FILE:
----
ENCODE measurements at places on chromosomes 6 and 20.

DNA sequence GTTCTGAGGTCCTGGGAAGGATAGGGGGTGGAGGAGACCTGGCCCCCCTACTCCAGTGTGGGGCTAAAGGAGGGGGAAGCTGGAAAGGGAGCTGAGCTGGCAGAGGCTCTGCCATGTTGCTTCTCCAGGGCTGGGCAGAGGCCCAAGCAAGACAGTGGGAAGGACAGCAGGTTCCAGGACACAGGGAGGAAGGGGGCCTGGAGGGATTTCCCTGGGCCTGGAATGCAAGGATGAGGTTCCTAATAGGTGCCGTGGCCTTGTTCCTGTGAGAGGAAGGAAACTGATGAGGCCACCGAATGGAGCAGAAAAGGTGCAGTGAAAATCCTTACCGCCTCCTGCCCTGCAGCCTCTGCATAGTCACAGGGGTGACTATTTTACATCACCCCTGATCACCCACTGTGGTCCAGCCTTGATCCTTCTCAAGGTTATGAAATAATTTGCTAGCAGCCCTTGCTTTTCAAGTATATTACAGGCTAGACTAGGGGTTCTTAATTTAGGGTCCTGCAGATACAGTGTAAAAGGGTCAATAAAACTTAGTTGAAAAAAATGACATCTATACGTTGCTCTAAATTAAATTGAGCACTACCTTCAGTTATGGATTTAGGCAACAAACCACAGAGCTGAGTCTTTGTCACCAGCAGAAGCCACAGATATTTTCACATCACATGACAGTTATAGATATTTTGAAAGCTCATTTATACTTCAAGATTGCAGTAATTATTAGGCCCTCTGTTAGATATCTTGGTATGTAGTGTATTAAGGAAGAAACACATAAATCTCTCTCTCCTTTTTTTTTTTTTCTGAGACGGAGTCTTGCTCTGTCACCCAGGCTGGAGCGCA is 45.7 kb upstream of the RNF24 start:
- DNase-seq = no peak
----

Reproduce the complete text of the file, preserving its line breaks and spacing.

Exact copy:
ENCODE measurements at places on chromosomes 6 and 20.

DNA sequence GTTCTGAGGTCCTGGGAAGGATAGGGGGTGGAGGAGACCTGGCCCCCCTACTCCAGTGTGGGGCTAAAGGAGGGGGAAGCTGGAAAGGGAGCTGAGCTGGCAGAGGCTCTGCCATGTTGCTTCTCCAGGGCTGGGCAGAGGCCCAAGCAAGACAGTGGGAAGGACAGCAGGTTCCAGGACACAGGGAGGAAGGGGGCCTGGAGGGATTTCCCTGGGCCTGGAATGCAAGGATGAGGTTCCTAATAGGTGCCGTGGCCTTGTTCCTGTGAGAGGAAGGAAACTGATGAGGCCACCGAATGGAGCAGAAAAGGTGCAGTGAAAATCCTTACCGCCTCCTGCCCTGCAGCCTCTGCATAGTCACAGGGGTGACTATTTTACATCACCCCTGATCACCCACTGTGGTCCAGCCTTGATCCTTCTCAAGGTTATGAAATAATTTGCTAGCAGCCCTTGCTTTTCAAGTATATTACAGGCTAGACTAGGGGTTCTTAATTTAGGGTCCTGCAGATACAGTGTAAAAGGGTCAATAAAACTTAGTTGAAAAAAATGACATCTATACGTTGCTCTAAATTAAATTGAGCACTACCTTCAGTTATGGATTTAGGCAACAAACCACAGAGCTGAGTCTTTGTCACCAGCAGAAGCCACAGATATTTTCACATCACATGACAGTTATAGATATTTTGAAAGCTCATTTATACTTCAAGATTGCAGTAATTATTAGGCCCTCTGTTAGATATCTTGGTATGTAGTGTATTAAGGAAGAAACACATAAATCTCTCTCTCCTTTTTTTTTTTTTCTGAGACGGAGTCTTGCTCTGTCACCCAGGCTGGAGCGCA is 45.7 kb upstream of the RNF24 start:
- DNase-seq = no peak